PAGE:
Given recent events in Serbia / Kosovo, it is intriguing to note that some countries are quite happy to dismember Serbia in pursuit of self-determination for Albanians but will not extend the same principle to the Armenians of Artsakh. So, here are the states which have recognised Kosova but have also signed the Azeri motion:

Saudi Arabia

Meanwhile, all credit to the unlikely list of refuseniks: Angola, Armenia, France, India, Russian Federation, United States, Vanuatu. Our man in NY abstained.

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What a way to make a living.

Lord Bell, or Tim to his mates, takes the Conservative whip in the Lords, but does seem prepared to offer succour to conservatism's ideological foes: he is advising the deeply odious Lukashenko, president of Belarus on public relations.

Just to make Bell's job just that little bit harder, Lukashenko is an election-rigging dictator, an anti-semite, a fan of Hitler and all in all one of the world's premier abusers of human rights.

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Bulgaria: too much culture or too little?

Friday, March 14, 2008
I pose the question, as the remarkably obscure (at least in these parts) Council of South East European Council Ministers has been meeting in Zagreb today(1), and it groups "ministers and senior officials of Albania, Bosnia-Herzegovina, Montenegro, Croatia, Greece, Macedonia, Romania, Serbia and Turkey".

Getting all that lot together in one room is quite an achievement, but there are two culture ministers not there - those of Kosovo and Bulgaria. In the case of Kosovo, one could imagine the government has more pressing priorities, but why no Bulgaria? Bulgaria does have a culture minister, and in contrast to the generally dreadful people who gain that office in this country, would seem to have some experience at the sharp end, Stefan Danailov being a distinguished actor. I will 'fess up to not having seen 'The Taste of Almonds', 'The Queen of Tarnavo' or even 'Three Marias and an Ivan'. His official website is hosted at geocities, which certainly smacks of economy.

Or then again, maybe Hina is not red hot on fact checking.

(1) - Link is not direct and will not last more than a day or so. That's just the way Hina.hr runs its website.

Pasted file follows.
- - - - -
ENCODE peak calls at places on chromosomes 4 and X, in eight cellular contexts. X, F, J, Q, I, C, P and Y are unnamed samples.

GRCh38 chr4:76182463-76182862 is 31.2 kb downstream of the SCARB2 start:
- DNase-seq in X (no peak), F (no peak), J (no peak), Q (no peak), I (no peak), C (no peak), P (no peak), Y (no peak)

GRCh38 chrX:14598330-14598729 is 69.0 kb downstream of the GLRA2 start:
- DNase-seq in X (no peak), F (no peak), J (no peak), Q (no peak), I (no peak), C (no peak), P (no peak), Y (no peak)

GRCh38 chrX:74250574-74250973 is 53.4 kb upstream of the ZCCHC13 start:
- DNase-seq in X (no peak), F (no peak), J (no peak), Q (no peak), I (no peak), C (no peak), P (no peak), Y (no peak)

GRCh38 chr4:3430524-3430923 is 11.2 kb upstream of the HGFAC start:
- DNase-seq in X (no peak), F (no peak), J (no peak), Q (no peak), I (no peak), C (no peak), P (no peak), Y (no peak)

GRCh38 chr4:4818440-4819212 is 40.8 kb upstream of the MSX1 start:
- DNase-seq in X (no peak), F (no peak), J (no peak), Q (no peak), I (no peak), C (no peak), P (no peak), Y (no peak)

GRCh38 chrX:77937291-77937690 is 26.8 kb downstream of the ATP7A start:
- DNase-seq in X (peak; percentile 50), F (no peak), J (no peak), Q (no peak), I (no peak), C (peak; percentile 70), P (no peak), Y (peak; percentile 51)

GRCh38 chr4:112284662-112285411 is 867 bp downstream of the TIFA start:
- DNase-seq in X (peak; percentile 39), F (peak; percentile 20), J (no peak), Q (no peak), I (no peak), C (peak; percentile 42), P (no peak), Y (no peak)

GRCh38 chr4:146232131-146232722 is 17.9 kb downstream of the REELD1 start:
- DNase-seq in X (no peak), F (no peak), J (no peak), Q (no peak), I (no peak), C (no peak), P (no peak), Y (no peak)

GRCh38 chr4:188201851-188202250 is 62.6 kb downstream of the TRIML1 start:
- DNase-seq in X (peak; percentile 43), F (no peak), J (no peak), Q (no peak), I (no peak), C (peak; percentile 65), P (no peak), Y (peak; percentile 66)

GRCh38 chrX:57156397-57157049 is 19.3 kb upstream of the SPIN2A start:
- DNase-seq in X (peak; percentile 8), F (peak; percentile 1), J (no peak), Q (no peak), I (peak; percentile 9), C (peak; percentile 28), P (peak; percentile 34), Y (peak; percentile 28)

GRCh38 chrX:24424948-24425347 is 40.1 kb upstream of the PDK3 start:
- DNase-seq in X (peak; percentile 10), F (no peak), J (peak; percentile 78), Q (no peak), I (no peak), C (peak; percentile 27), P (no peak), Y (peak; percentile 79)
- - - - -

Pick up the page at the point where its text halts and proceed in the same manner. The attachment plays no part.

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Loving one's 'job' just a little too much

From ANSA:

"A pregnant Croatian burglar fell from a balcony in northern Italy on Thursday and gave birth. Police said the woman, 26, lost her footing as she was trying to clamber into an apartment and fell from a height of 12 feet. Rushed to hospital, she was treated for bruises and soon after gave birth to a boy".

She should still get nicked, shouldn't she?

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Introducing London's least likely troopie groupie

Brace yourselves:

"Mayor of London, Ken Livingstone, today announced that he will establish an annual Veterans Day event in London. The first event will take place in Trafalgar Square on Friday 27 June 2008...My aim is that on Veterans' Day every year London pays tribute to all our veterans, the sacrifices they have made and our gratitude to those who have served our country in the Forces or in the Merchant Navy and Fishing Fleets".

Is this the same Ken Livingstone who used to consort with people who thought killing British soldiers on active service was just fine? Yes, I believe it is.

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62% of Britons are morons. FACT

Asked 'Have you ever heard or read about the EU's Common Agriculture and rural development policy, the 'CAP', or not?', only 38% said yes.

The moron count is up three percentage points on the year, by the way. Our Gallic chums have progressed from 64 to 65% awareness, while Maltese awareness is down from 17 to 14%.

More from the Eurobarometer agriculture survey later.

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Petition o' the day

Thursday, March 13, 2008
"We the undersigned petition the Prime Minister to Name many more ships after British and French admirals who haven't yet had any ships named after them".

No, I am not making this up.